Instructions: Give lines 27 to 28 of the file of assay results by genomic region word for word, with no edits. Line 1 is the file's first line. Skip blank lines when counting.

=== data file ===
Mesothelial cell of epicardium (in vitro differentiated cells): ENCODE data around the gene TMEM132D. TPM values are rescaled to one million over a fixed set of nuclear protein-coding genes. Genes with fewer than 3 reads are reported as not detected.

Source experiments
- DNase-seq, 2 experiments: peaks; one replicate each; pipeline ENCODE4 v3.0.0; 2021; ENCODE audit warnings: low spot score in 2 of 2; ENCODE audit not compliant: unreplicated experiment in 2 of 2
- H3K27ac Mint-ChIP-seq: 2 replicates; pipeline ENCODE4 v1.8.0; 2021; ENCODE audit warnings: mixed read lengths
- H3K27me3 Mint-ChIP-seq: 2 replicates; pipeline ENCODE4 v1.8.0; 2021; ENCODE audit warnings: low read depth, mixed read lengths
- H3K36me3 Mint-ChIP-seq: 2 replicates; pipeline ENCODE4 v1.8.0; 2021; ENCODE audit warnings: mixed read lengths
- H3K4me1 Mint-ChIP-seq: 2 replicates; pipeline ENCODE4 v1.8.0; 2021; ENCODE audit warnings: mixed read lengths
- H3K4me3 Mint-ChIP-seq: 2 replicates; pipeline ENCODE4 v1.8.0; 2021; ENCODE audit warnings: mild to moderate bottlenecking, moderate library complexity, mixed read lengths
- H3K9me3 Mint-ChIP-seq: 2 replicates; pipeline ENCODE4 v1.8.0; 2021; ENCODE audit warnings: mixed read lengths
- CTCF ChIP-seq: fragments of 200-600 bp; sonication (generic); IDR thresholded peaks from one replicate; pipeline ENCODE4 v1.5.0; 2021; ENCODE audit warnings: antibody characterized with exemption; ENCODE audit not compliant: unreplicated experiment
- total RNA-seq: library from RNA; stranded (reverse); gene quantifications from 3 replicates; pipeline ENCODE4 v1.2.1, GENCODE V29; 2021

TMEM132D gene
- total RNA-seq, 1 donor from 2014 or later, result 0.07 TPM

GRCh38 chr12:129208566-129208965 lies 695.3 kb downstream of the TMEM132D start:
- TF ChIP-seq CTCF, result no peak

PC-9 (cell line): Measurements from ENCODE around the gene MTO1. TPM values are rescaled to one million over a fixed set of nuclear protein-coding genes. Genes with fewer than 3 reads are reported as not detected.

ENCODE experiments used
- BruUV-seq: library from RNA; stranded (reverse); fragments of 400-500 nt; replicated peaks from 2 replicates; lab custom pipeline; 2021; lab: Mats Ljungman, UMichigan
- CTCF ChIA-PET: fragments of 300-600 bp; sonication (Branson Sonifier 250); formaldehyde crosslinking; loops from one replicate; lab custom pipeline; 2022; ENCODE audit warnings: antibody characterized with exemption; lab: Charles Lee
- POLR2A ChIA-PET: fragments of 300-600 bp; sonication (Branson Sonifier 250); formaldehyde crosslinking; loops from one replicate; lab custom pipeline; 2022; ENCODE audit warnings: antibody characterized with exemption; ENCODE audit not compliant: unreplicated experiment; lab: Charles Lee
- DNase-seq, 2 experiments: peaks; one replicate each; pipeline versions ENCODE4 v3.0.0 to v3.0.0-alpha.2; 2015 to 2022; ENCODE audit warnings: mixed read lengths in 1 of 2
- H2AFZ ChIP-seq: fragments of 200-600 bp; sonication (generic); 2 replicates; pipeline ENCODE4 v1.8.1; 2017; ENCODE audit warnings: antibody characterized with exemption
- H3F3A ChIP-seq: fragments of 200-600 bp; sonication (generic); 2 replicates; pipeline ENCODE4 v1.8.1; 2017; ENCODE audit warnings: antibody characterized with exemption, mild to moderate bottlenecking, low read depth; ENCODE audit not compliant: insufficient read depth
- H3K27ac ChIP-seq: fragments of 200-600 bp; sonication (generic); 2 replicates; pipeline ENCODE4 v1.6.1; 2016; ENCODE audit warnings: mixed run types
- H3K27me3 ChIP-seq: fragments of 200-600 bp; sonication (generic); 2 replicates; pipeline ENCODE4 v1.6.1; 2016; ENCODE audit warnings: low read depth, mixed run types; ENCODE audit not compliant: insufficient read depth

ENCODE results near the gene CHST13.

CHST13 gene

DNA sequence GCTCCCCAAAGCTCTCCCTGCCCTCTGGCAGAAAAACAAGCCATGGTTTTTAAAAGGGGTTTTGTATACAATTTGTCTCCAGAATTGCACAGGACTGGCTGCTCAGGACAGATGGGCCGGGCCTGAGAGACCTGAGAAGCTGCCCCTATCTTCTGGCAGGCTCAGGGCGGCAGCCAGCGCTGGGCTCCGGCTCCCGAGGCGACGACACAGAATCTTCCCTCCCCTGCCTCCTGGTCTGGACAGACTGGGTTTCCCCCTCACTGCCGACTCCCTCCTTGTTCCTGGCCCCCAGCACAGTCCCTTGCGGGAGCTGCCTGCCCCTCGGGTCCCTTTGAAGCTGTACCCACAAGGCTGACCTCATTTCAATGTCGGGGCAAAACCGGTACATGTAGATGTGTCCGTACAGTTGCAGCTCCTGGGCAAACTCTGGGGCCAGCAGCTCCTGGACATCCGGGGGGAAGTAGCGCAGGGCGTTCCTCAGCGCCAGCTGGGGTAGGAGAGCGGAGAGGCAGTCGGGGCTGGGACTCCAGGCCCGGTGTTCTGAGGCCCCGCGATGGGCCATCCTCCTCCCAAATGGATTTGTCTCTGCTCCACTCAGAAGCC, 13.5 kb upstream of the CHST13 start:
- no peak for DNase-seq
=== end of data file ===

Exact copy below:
CHST13 gene

DNA sequence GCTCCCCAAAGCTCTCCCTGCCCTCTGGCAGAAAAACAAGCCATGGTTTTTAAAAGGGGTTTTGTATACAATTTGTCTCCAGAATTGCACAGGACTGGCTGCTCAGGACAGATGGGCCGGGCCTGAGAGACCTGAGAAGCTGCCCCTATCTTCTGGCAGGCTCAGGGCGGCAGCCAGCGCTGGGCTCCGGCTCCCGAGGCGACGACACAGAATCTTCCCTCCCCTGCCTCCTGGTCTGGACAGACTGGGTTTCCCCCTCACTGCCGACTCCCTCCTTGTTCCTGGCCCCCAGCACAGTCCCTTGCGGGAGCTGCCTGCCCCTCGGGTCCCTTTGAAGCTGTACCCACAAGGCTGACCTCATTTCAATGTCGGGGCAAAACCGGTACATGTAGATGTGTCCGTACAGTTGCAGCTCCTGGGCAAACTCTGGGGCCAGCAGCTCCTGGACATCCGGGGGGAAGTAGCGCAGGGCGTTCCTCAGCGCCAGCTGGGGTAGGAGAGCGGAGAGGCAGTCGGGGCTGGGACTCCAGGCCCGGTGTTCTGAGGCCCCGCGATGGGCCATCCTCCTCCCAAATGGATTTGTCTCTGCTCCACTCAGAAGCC, 13.5 kb upstream of the CHST13 start: